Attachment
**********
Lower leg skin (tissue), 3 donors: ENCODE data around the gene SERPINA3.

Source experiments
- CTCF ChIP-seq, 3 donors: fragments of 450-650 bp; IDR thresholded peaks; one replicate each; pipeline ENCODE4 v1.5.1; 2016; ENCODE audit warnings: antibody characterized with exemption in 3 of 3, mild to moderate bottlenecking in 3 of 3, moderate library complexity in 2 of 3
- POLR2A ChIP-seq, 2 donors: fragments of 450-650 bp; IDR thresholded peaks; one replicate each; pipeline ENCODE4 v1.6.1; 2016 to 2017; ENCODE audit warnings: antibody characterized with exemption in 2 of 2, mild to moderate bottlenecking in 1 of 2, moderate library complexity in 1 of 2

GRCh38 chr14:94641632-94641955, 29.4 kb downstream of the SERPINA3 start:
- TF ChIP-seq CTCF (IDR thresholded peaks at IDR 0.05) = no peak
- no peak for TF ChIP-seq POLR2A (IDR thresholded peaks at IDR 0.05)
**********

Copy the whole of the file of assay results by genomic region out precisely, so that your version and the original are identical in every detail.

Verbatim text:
Lower leg skin (tissue), 3 donors: ENCODE data around the gene SERPINA3.

Source experiments
- CTCF ChIP-seq, 3 donors: fragments of 450-650 bp; IDR thresholded peaks; one replicate each; pipeline ENCODE4 v1.5.1; 2016; ENCODE audit warnings: antibody characterized with exemption in 3 of 3, mild to moderate bottlenecking in 3 of 3, moderate library complexity in 2 of 3
- POLR2A ChIP-seq, 2 donors: fragments of 450-650 bp; IDR thresholded peaks; one replicate each; pipeline ENCODE4 v1.6.1; 2016 to 2017; ENCODE audit warnings: antibody characterized with exemption in 2 of 2, mild to moderate bottlenecking in 1 of 2, moderate library complexity in 1 of 2

GRCh38 chr14:94641632-94641955, 29.4 kb downstream of the SERPINA3 start:
- TF ChIP-seq CTCF (IDR thresholded peaks at IDR 0.05) = no peak
- no peak for TF ChIP-seq POLR2A (IDR thresholded peaks at IDR 0.05)